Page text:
Schupp: If that was our study question, then certainly not. Happiness researchers have long since proven that more money increases subjective well-being. But we want to find out much more than that. To what degree does such a reliable, unconditional cash inflow affect people's attitudes and behavior in relevant areas of life? How, for example, do professional lives change? What about day-to-day activities, community involvement, nutrition or relationships? What role is played by factors such as age, neighborhood, other earnings, etc.? There are a lot of fascinating questions that have yet to be answered.
DER SPIEGEL: But experiments have already been conducted to address those issues. The state-funded project in Finland, for example, that recently came to an end. Or the studies conducted by Mein Grundeinkommen here in Germany, which also initiated the present study.
Schupp: Yes, and each has produced valuable findings. The new element of our study is the quality of the scientific methods used. It has been designed such that we will be able to clearly and exclusively link changes in people's behavior and attitudes to the monetary payments - and not to any other factors.
DER SPIEGEL: How do you intend to do that?
Schupp: We are applying a key element of social research: randomization. We will establish two groups: One of them will receive the basic income, the other will not. The crucial factor is that we will have people with similar characteristics and living situations among those receiving money on the one hand, and those in the control group on the other – so-called statistical twins. In the best case, in other words, the people are essentially the same, with the only difference being that one receives a basic income and the other does not. Changes measured would then clearly be caused by the money.
DER SPIEGEL: And how are you going to find such statistical twins?
Schupp: By way of an elaborate selection process. Out of the pool of 1 million applicants, 20,000 people will be randomly chosen, who will then be extensively questioned regarding their living situation. Using this data, we will be able to choose 1,500 participants: 120 of them will receive the basic income and 1,380 will receive nothing and be part of the control group. We are the first to study basic income in this fashion and on this scale. It is also important, by the way, that there are people in the sample who are rather skeptical of the unconditional basic income so as not to distort the results from the very beginning.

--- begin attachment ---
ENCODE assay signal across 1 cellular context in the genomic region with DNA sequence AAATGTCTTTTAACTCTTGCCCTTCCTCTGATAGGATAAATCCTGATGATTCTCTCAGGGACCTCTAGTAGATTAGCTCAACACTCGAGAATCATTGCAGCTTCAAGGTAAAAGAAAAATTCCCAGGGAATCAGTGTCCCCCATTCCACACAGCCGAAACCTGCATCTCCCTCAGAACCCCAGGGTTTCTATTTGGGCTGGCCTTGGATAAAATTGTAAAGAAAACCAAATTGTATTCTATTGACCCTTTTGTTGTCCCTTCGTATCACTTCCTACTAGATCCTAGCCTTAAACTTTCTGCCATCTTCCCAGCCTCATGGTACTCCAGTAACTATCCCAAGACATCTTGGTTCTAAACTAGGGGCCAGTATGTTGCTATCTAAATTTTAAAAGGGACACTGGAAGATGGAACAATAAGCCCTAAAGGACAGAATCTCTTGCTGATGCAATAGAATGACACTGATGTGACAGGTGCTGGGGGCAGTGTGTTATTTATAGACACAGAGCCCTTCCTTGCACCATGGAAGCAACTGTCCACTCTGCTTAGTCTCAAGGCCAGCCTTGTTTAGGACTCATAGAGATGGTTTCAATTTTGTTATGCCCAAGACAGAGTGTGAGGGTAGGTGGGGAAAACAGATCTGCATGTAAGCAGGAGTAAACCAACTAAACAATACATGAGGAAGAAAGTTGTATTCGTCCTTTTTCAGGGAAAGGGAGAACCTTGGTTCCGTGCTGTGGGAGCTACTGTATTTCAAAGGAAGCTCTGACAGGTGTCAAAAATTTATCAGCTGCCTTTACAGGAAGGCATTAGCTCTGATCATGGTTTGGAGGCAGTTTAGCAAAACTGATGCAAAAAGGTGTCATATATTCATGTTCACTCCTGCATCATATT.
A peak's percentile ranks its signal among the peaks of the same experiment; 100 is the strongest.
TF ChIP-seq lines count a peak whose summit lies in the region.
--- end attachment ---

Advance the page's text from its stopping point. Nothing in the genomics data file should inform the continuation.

DER SPIEGEL: The introduction of an unconditional basic income, though, wouldn't just be noticeable to those with a bit more money in their pocket. It would also have an effect on consumer prices, salaries, production, consumption habits and probably also on the tax system - basically on the economic environment surrounding the recipients.
Schupp: That is true. We aren't able to simulate a world with an unconditional basic income. To do that, you'd have to introduce it universally. It is important to be clear about the limits of our study: We won't be able to learn anything about the macroeconomic consequences, nor will we learn about possible power shifts between employers and employees, the net costs or the effects on migration. That is also true of possible additional levels to the study: We are planning variations in which recipients' incomes are merely increased to 1,200 euros per month or where a simulated tax is applied to the basic income. Our focus is tight: the change in attitudes and behavior of people who receive an unconditional basic income for three years.